Round 1          Kelvin Benjamin           Wide Receiver              Florida State

Round 2         Kony Ealy                       Defensive End              Missouri

Round 3         Trai Turner                    Guard                             LSU

Round 4         Tre Boston                     Strong Safety                N Carolina

Round 5         Bene Benwikere            Corner                           San Jose State

Round 6         Tyler Gaffney                 Running Back             Stanford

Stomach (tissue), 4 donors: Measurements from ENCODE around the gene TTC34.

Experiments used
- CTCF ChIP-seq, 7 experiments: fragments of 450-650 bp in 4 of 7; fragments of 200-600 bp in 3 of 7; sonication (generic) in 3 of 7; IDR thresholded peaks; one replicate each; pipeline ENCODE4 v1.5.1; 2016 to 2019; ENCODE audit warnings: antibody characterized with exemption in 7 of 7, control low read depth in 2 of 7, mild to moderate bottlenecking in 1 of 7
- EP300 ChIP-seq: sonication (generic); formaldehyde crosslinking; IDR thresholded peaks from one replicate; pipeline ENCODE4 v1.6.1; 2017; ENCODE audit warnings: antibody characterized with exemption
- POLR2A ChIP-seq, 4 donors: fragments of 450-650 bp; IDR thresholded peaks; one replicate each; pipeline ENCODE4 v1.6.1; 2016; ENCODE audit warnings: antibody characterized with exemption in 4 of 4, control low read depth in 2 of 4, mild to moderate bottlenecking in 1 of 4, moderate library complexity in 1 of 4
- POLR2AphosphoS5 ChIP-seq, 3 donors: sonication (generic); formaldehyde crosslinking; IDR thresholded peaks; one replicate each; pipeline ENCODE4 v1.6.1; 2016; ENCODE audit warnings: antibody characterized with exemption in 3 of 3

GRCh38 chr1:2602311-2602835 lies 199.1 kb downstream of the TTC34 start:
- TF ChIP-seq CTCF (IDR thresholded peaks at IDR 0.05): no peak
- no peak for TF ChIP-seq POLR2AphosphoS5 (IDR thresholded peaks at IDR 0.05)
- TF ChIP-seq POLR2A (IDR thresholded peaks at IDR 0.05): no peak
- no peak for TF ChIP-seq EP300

The Panthers were hurting at receiver after cutting Steve Smith and losing Ted Ginn Jr, Domenik Hixon, and Brandon LaFell in free agency. They absolutely had to take a receiver with the first pick. Sammy Watkins, Mike Evans, Odell Beckham and Brandin Cooks had all been taken. Kelvin Benjamin is a big receiver with a huge catch radius. Benjamin is 6’5” and has 35” arms and has the ability to catch the ball at its highest point which makes him a beast in the red zone. Benjamin doesn’t have great speed, but his long strides can be deceiving, causing the defender to get beat deep. With only Jerricho Cotchery and Jason Avant in front of him, Benjamin should have no problems getting playing time. Early in the draft process, Kony Ealy was looked upon as a 1st round pick, however, as time went on, he started to fall. The reason was mainly a concern with his motor since his game tape was very inconsistent. Ealy’s sack numbers increased each year, but he never got above 8 sacks in a season. Most teams want more production out of a 1st round pick. He has good size, speed and quickness, but needs to spend some time in the weight room. In the NFL, you can’t count on speed alone to get sacks. Carolina has Charles Johnson and Greg Hardy at defensive end, so Ealy should be given some time to develop and will likely get snaps in special packages. Trai Turner tested well at the NFL Combine. He was the only guard to run the 40 yard dash in less than 5.00 seconds (4.93) and also had 1.73 10 second split which was the best time at his position. Turner will need to work on his strength at the next level if he is to become a productive run blocker. The Panthers have Amini Silatolu and Garry Williams as their starting guards. Turner will likely have a good shot at the starting spot next year after spending a year in the weight room. Tre Boston has experience at both corner and safety. He doesn’t have great athleticism and can at times take inaccurate angles. The starters at safety are Robert Lester and Thomas Decoud. They also have Roman Harper and Colin Jones, so he may get more action as a special teamer until he develops. Bene Benwikere has average speed, but has very good ball skills. When the ball is in the air, he plays it like a wide receiver. Benwikere has the ability to cover slot receivers, but he has to beat a numbers game to make the 53 man roster. The Panthers have Antoine Cason, Melvin White, Josh Norman and Josh Thomas as their top 4 corners. If Benwikere makes the roster, he will have to beat out James Dockery, Charles Godfrey and DeQuan Menzie for the 5th corner spot. If he looks good on special teams, that might give him the edge to make the opening day roster. Tyler Gaffney gave up football for one year to try his hand in baseball with the Pittsburgh Pirates organization. Gaffney came back and played football for his senior year and rushed for over 1,700 yards for the Cardinal. He has good size and runs well between the tackles. He may have a hard time making the opening day roster since the Panthers already have Deangelo Williams, Jonathan Steward and Kenjon Barner.